Portraits of Resilience

I traveled across Saskatchewan to photograph Indigenous women whose loved ones have disappeared or died

Fellows 2017

By Sara Hylton

September 27, 2017

Also published by The Walrus

This past April, documentary photographer Sara Hylton traveled across Saskatchewan, where over 50 percent of missing or murdered women and girls are Indigenous—one of the highest proportions in the country. With help from Ntawnis Piapot, a local Cree journalist, Hylton met with community elders, victims’ families, and women willing to share their experiences. Hylton’s photos capture nearly thirty Indigenous people whose loved ones have disappeared or died.

In the months since Hylton launched her project, the families she spoke to have watched the National Inquiry into Missing and Murdered Indigenous Women and Girls, which aims to identify systemic roots of violence against Indigenous people, struggle to recover from its bureaucratic and political missteps over the past year. Several of the inquiry’s high-level staff members, including one of the five commissioners, have resigned, and Indigenous families and advocates across the country are calling for a “hard reset.” The inquiry’s failures add a new dimension to Hylton’s photos, which seek to portray the suffering and the “resilience, sisterhood, and femininity” of communities that are waiting for answers and concrete change.

Marcia Bird, Margaret Bird, Aleisha Charles, and Ariel Charles, all between the ages of seventeen and twenty-two, are pictured in Prince Albert, Saskatchewan. Happy Charles, the girls’ mother, went missing in April, and some of the daughters have since had vivid dreams about where she might be. They’ve been in touch with the authorities, but with little trust in the police’s ability and willingness to help, the sisters and their grandmother have started a search on their own.

Aleisha shows a tattoo dedicated to her mother, whose Cree name is Kokuminahkisis, meaning black widow. According to Regina Poitras, Happy’s mother, her daughter has long been addicted to drugs. She sometimes disappears without warning, but she usually returns home within a week. Months after her most recent disappearance, Happy is still missing.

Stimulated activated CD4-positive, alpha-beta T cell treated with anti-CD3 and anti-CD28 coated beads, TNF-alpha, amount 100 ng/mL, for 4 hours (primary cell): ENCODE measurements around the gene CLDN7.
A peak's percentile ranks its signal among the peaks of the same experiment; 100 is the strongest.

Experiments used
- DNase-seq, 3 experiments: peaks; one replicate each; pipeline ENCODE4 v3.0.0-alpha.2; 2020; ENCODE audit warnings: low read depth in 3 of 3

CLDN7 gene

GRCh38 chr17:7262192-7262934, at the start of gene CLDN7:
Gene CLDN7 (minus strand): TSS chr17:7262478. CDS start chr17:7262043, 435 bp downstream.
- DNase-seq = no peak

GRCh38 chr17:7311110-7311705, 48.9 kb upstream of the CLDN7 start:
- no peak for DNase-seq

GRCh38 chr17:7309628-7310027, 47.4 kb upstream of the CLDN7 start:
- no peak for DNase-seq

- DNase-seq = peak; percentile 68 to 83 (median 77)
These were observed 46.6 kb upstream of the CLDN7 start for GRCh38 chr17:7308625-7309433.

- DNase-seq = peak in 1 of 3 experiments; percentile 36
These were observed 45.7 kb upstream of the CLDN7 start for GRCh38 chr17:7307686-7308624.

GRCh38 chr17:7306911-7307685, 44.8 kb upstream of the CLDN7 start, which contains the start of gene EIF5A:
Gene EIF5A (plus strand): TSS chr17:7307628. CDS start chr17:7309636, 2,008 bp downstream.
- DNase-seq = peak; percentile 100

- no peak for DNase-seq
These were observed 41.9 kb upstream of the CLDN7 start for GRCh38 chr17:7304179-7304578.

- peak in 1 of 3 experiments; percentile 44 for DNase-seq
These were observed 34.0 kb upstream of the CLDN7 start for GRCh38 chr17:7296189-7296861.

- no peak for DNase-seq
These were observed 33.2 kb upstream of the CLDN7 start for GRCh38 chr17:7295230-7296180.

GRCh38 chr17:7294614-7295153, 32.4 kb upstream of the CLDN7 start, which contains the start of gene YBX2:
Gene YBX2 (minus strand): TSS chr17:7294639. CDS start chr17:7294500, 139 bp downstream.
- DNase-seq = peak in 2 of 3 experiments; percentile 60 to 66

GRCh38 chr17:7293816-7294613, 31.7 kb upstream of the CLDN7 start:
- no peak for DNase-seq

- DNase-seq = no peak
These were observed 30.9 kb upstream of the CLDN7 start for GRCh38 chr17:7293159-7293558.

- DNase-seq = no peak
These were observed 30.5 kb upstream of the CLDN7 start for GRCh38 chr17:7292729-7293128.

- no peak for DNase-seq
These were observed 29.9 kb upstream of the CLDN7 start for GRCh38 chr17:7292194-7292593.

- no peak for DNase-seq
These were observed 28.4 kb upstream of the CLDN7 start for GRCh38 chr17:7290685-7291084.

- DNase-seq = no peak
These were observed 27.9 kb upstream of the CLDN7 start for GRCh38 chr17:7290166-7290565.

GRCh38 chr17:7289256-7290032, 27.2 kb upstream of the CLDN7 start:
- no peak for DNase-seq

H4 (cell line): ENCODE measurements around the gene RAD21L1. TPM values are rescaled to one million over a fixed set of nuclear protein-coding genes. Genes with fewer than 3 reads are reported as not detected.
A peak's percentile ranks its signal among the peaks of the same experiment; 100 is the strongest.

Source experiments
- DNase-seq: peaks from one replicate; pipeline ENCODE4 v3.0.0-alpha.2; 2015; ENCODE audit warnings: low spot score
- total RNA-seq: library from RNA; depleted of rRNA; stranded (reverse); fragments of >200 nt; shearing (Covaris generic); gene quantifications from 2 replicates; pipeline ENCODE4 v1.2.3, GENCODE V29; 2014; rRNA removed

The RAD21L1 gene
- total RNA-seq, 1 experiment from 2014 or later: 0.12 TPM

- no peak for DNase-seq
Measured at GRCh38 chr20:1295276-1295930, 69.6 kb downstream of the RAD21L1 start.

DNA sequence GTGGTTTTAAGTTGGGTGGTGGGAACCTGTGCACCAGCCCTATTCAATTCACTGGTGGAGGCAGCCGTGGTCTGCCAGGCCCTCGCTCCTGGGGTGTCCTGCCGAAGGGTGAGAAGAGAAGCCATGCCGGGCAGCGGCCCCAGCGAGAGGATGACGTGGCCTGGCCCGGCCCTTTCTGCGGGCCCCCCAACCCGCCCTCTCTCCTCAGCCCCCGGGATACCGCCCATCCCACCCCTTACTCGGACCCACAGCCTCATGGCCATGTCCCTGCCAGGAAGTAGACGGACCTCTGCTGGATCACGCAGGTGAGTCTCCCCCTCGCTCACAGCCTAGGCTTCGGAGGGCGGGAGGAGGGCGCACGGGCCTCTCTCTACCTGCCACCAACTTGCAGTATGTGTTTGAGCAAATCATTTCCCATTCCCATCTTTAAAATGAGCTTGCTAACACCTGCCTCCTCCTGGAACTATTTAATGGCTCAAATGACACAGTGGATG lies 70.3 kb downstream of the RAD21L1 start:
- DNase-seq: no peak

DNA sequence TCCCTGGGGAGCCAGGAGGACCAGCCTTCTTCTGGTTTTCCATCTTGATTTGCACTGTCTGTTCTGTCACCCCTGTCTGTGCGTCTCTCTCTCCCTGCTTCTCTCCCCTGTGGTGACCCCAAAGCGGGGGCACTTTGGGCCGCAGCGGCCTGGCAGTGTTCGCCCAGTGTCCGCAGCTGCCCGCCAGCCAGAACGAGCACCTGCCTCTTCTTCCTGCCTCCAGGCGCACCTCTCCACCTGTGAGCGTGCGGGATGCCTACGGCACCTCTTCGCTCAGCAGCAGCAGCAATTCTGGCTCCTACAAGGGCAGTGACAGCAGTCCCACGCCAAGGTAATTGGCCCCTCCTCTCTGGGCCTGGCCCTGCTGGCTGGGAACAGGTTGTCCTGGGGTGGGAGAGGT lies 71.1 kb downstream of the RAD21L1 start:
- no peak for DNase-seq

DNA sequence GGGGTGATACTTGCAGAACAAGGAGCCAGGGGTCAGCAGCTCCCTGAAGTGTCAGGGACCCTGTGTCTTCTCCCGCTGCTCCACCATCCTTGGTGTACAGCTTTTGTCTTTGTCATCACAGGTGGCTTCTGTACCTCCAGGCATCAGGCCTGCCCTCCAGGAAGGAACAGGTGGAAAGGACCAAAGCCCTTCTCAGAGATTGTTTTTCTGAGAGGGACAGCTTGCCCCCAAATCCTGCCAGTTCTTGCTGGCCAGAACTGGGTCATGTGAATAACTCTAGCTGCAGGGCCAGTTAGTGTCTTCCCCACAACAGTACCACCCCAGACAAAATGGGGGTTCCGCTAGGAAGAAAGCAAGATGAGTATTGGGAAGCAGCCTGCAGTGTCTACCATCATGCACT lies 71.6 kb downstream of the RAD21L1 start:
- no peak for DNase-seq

Tracey George Heese, forty-two, sits on buffalo skin in a teepee in Saskatchewan. Heese’s mother, Winnifred George, was found dead on an Edmonton park bench over twenty years ago. “I think of all the buffalo that were slaughtered [here],” Heese says. “Are Aboriginal women to be sacrificed as the buffalo have? Not enough is being done, the Canadian system is derailing us.”

Diane BigEagle is pictured with her grandchildren, Cassidy and Talon, and their cat, Waffles, in the family’s favourite park in Regina. BigEagle’s daughter, Danita, disappeared over ten years ago, and BigEagle has been caring for Danita’s children ever since. “I want them to be happy,” she says. “When I get depressed, they get depressed. I have to make them think [Danita] is somewhere out there…that she’s coming back.”

Shayleen Goforth, twenty-seven, stands near Wascana Lake, where she used to spend time with her sister, Kelly. In September 2013, Kelly’s body was found in hockey bag, left in a garbage bin in an industrial area of Regina. The killer was a white man, a stranger to Kelly, named Clayton Bo Eichler; in September 2016, he was convicted of killing Kelly and another Indigenous woman named Richele Bear. “I had to forgive him to feel peace within myself,” Goforth says. “I was so sick. I went to my elder and I had a good sweat and a smudge, and I asked God, ‘Help me forgive the man who killed my sister.’”

Wood burns in preparation for a sweat lodge on the outskirts of Regina. Many women facing the loss of a loved one have turned to sweat, ceremony, and traditional teachings.

Michelle Burns, thirty, sits with her ten-year-old niece, Dannataya, in Prince Albert, Saskatchewan. Monica Lee, Dannataya’s mother and Michelle’s twin sister, was murdered in January 2015 by a thirty-eight-year-old white male she had met that night. He received a thirteen-year sentence. “I feel lonesome a lot,” Michelle says. “I have to remember that [Dannataya] is watching me. When I walk, I try to walk with good intentions, so that when she’s older she won’t end up lost. Her mom would want good things for her.”

Mary Tremblay walks among trees in La Ronge, Saskatchewan. In 2005, the body of Mary’s sister, Julie Houghton, was found in a ditch along the highway between Quinton and Raymore. To this day, Tremblay’s family still doesn’t know what happened to Houghton before her death.

The sun rises over Qu’Appelle Valley, seventy-five kilometres northeast of Regina. Here, in 1874, the Cree and Saulteaux peoples signed over 75,000 square miles of land to the Crown under Treaty Four.